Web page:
City House, Auckland, New Zealand, by Architex, Photography © Simon Devitt
The ‘brow of the hill’ is hard exposed rust brown essexite and the house follows the contour here and sweeps through 270 degrees of coastal landscape. A sunlit courtyard and terrace are contained within the outline of the building. They combine with thick walls and alcoves to offer protection from the south for year round outside living.
Southern House, by Fergus Scott Architecture
The house consists of two building volumes: a homogeneous, black saddle roof structure – turned on a cantilevered flat roof white box. Minimal intrusion into the hillside topography. The body of each open toward the natural space.
Neubau Atelierhaus, Wenzenbach, Germany, by Fabi Architekten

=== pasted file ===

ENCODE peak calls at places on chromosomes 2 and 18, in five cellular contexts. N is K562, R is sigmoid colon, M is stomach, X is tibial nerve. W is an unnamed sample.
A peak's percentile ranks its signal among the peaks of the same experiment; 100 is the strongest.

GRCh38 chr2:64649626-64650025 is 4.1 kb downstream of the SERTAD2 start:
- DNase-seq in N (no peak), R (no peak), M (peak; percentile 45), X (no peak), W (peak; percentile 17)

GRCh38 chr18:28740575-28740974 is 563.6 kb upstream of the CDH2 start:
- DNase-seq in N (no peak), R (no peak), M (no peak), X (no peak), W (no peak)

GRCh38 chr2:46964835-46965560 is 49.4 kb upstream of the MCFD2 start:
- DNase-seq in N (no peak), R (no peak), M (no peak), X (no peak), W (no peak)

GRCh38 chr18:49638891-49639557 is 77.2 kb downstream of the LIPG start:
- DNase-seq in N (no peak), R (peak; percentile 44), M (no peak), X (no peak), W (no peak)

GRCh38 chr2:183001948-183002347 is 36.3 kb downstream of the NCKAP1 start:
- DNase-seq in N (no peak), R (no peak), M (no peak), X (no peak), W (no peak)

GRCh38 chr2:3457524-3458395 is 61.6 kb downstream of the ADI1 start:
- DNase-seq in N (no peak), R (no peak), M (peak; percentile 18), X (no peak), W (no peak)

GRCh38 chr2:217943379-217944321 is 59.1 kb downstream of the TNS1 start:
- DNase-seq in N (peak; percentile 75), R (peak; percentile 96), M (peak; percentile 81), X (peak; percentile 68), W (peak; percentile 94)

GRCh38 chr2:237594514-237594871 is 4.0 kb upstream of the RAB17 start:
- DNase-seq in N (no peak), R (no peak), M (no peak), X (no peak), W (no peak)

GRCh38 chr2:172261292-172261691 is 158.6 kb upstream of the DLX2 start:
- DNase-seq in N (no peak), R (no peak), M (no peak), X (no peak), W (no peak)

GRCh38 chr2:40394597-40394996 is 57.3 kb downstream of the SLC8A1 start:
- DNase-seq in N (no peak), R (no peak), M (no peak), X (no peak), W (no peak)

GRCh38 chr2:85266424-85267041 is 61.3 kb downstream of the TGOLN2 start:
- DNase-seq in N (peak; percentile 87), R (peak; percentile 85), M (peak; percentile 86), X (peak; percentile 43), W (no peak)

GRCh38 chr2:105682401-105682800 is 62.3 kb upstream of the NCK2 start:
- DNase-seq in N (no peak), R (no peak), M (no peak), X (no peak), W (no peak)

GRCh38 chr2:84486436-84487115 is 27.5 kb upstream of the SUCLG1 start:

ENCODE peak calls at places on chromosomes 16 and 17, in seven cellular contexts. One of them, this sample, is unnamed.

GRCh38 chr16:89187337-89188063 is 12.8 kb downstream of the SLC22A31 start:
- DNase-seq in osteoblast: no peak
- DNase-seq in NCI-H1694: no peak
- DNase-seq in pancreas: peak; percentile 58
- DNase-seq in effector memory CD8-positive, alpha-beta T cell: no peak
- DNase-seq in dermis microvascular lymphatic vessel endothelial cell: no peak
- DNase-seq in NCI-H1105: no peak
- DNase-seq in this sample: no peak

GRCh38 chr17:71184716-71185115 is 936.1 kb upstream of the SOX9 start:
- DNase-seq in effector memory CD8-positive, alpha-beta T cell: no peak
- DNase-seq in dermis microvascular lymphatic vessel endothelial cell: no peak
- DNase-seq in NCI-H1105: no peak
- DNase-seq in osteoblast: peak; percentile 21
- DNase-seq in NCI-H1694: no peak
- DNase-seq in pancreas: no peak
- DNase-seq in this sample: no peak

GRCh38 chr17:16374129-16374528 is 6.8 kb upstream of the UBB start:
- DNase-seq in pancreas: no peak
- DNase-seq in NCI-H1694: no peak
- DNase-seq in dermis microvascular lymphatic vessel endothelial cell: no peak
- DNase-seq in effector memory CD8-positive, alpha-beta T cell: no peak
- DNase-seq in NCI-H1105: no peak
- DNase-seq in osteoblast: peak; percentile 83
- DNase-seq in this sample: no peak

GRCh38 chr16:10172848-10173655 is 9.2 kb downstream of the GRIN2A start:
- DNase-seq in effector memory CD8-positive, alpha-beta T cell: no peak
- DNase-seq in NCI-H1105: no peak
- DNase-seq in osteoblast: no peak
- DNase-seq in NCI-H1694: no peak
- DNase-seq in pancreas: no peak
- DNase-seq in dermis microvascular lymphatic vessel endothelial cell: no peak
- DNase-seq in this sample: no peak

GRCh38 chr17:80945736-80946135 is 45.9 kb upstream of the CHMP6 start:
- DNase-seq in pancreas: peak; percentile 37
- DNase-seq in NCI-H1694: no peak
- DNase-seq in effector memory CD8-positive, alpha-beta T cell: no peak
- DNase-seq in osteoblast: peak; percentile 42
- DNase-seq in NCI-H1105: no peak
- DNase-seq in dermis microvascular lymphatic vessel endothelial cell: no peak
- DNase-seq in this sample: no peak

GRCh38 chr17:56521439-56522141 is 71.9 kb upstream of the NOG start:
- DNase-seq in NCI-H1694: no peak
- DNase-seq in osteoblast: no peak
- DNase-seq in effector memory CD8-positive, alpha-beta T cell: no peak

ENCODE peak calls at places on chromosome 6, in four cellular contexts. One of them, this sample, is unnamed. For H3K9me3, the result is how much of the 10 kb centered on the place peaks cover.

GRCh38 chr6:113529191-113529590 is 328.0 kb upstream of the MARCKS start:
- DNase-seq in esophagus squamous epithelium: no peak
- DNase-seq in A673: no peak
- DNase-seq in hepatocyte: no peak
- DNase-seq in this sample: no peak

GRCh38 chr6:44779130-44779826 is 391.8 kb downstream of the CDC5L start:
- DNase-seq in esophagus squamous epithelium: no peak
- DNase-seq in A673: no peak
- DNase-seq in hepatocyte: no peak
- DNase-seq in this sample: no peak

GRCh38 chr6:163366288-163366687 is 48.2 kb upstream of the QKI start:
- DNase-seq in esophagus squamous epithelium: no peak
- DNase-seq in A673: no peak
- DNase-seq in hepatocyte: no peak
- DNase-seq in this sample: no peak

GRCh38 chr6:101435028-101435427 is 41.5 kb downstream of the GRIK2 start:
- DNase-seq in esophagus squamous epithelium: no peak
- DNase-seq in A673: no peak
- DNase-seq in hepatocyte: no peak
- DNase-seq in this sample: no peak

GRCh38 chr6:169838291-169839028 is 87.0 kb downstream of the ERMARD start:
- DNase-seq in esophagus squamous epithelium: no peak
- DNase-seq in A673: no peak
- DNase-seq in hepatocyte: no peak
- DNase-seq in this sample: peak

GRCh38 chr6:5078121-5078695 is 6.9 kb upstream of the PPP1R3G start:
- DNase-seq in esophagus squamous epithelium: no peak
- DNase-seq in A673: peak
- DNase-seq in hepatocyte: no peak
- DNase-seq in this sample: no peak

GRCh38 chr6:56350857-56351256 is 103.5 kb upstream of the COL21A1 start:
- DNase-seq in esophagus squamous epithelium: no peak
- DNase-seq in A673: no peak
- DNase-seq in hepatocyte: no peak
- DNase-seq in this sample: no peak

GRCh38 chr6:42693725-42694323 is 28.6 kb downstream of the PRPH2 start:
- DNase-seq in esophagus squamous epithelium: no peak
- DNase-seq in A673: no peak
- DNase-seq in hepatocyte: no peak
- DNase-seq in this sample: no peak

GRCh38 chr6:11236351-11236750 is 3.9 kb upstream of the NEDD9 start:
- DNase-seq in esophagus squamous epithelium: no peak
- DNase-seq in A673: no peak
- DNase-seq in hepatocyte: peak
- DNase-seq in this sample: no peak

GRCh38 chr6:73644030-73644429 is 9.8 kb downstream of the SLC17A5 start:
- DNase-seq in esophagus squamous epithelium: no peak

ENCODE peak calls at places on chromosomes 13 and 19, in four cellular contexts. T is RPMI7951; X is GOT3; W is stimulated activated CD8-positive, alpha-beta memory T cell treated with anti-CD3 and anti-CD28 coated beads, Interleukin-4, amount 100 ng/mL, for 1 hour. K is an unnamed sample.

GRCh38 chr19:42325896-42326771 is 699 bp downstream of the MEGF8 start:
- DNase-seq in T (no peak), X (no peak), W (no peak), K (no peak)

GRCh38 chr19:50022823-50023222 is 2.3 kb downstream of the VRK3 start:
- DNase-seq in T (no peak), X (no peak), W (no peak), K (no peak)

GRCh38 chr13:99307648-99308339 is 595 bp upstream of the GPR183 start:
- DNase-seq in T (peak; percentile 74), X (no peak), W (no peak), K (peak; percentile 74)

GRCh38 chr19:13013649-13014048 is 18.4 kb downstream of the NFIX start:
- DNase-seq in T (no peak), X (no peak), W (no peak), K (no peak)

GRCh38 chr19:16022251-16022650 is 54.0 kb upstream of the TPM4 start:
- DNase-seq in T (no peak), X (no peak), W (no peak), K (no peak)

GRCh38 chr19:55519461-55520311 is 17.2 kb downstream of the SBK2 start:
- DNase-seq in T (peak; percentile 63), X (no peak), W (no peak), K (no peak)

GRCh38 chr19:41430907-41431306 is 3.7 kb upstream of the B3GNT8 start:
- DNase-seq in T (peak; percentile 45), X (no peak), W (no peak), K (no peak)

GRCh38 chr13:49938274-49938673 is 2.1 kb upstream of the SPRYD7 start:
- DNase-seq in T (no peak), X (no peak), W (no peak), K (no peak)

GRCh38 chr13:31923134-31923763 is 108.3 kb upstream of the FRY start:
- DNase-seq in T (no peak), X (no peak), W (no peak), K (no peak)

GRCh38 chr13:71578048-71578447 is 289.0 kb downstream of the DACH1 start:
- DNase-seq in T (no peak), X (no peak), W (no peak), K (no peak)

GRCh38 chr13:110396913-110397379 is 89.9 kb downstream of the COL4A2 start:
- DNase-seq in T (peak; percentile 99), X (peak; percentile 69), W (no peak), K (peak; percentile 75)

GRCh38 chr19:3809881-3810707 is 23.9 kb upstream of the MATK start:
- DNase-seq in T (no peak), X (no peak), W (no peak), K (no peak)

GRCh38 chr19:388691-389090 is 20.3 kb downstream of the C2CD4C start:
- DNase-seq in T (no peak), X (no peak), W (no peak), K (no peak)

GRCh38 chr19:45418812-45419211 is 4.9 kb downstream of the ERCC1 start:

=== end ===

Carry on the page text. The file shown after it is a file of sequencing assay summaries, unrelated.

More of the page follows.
This home is on a plot of 3,000sqm with a height of 25m, in a Castellón neighborhood that is only 50% constructed. Looking at the plot, we see that it reflectsits seventeenth century history, which is when overpopulation forced the cultivation of all types of terrain, including those that are very steep, through a system of small terraces with walls made of local rock. The later abandonment allowed the growth of trees, mainly pine and carob. Our position towards the plot was that of absolute respect, so the construction method should also respect the land, thus us opting for a prefabricated building system that is deposited on the land practically without touching it, without cutting down trees, and taking advantage of existing terrace/garden areas, which were rebuilt in the damaged areas, with the same stone and same technique. Part of the house — garage and auxiliary areas — is buried, allowing us to re-introduce native vegetation on the natural terrain. This also allows the plot to be accessedon the upper levelby forklift from a ramp that enters the garage located 13ml under the access level that communicates with both of the home’s levels. All of this is hidden from view. For construction, in trying to lessen the impact on the ground, we chose a metal structure fabricated in a workshop and transported to the site in large pieces that could be assembled on 3 metal, V-shaped pillars. An existing stone terrace supports the back part of the structure.